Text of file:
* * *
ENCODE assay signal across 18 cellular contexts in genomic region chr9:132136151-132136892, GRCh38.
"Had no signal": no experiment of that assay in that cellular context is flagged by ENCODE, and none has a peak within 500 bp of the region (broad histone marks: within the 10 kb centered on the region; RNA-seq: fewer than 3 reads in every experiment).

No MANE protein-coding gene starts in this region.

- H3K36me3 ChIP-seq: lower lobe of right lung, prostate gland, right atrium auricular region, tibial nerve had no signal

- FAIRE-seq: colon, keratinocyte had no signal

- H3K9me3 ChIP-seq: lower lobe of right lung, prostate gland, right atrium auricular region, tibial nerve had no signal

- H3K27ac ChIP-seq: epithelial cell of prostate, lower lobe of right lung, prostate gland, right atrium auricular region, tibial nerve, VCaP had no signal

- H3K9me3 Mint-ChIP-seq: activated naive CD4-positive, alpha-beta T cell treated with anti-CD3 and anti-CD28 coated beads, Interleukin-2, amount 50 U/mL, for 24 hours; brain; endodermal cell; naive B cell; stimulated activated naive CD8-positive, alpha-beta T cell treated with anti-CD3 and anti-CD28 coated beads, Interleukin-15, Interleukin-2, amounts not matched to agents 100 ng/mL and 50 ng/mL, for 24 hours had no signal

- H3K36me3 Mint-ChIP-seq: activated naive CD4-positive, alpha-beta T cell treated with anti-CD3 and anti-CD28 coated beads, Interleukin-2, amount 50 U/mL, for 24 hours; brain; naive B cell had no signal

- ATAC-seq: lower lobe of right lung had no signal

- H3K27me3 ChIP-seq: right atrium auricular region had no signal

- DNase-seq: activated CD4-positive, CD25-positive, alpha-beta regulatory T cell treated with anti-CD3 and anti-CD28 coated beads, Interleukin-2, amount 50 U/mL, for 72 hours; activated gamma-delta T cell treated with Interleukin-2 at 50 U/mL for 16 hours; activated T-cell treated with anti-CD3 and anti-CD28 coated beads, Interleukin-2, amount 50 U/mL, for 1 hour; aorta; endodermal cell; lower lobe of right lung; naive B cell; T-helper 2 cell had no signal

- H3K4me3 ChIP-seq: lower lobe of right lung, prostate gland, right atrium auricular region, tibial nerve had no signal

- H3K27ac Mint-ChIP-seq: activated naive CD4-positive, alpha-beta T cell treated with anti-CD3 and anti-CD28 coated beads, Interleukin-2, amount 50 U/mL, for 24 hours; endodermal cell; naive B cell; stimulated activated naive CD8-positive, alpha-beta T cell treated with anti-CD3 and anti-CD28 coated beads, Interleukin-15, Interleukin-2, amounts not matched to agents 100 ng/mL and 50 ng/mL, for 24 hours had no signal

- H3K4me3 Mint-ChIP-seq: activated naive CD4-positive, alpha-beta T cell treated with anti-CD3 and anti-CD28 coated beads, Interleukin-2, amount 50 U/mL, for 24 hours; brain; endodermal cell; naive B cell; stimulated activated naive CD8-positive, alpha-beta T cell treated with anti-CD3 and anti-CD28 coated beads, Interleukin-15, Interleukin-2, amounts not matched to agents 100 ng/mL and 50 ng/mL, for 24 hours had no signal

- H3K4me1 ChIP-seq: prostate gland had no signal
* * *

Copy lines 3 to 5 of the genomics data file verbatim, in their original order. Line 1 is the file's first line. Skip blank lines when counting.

No MANE protein-coding gene starts in this region.

- H3K36me3 ChIP-seq: lower lobe of right lung, prostate gland, right atrium auricular region, tibial nerve had no signal

- FAIRE-seq: colon, keratinocyte had no signal